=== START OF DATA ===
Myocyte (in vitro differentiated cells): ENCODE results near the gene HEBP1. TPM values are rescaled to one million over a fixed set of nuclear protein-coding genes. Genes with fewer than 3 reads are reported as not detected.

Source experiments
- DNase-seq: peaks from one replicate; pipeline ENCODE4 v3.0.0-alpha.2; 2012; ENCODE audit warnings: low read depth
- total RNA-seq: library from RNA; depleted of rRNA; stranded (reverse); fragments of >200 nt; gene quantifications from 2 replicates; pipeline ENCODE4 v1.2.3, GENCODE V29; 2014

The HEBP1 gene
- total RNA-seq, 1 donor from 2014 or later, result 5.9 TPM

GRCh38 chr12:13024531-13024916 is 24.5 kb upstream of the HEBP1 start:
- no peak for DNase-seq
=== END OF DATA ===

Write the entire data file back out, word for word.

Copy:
Myocyte (in vitro differentiated cells): ENCODE results near the gene HEBP1. TPM values are rescaled to one million over a fixed set of nuclear protein-coding genes. Genes with fewer than 3 reads are reported as not detected.

Source experiments
- DNase-seq: peaks from one replicate; pipeline ENCODE4 v3.0.0-alpha.2; 2012; ENCODE audit warnings: low read depth
- total RNA-seq: library from RNA; depleted of rRNA; stranded (reverse); fragments of >200 nt; gene quantifications from 2 replicates; pipeline ENCODE4 v1.2.3, GENCODE V29; 2014

The HEBP1 gene
- total RNA-seq, 1 donor from 2014 or later, result 5.9 TPM

GRCh38 chr12:13024531-13024916 is 24.5 kb upstream of the HEBP1 start:
- no peak for DNase-seq